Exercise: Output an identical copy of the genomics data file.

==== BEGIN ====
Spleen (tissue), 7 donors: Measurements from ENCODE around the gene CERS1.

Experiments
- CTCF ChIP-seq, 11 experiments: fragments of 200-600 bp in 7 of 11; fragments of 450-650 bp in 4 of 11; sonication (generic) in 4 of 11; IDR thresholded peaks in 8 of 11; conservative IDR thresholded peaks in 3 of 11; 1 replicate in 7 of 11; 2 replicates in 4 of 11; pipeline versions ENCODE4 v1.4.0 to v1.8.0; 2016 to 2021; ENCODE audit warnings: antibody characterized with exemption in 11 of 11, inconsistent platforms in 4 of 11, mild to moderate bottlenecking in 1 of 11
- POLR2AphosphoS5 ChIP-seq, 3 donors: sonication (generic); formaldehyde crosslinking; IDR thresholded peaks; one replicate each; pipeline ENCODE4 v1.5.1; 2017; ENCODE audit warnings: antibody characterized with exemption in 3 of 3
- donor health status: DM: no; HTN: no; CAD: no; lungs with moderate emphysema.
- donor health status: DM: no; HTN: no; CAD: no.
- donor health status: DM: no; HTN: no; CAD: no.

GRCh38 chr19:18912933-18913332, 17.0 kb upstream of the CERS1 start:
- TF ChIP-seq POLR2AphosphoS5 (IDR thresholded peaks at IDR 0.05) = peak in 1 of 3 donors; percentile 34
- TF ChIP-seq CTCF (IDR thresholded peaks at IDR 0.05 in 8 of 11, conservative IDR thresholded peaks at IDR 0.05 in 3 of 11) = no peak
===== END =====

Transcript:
Spleen (tissue), 7 donors: Measurements from ENCODE around the gene CERS1.

Experiments
- CTCF ChIP-seq, 11 experiments: fragments of 200-600 bp in 7 of 11; fragments of 450-650 bp in 4 of 11; sonication (generic) in 4 of 11; IDR thresholded peaks in 8 of 11; conservative IDR thresholded peaks in 3 of 11; 1 replicate in 7 of 11; 2 replicates in 4 of 11; pipeline versions ENCODE4 v1.4.0 to v1.8.0; 2016 to 2021; ENCODE audit warnings: antibody characterized with exemption in 11 of 11, inconsistent platforms in 4 of 11, mild to moderate bottlenecking in 1 of 11
- POLR2AphosphoS5 ChIP-seq, 3 donors: sonication (generic); formaldehyde crosslinking; IDR thresholded peaks; one replicate each; pipeline ENCODE4 v1.5.1; 2017; ENCODE audit warnings: antibody characterized with exemption in 3 of 3
- donor health status: DM: no; HTN: no; CAD: no; lungs with moderate emphysema.
- donor health status: DM: no; HTN: no; CAD: no.
- donor health status: DM: no; HTN: no; CAD: no.

GRCh38 chr19:18912933-18913332, 17.0 kb upstream of the CERS1 start:
- TF ChIP-seq POLR2AphosphoS5 (IDR thresholded peaks at IDR 0.05) = peak in 1 of 3 donors; percentile 34
- TF ChIP-seq CTCF (IDR thresholded peaks at IDR 0.05 in 8 of 11, conservative IDR thresholded peaks at IDR 0.05 in 3 of 11) = no peak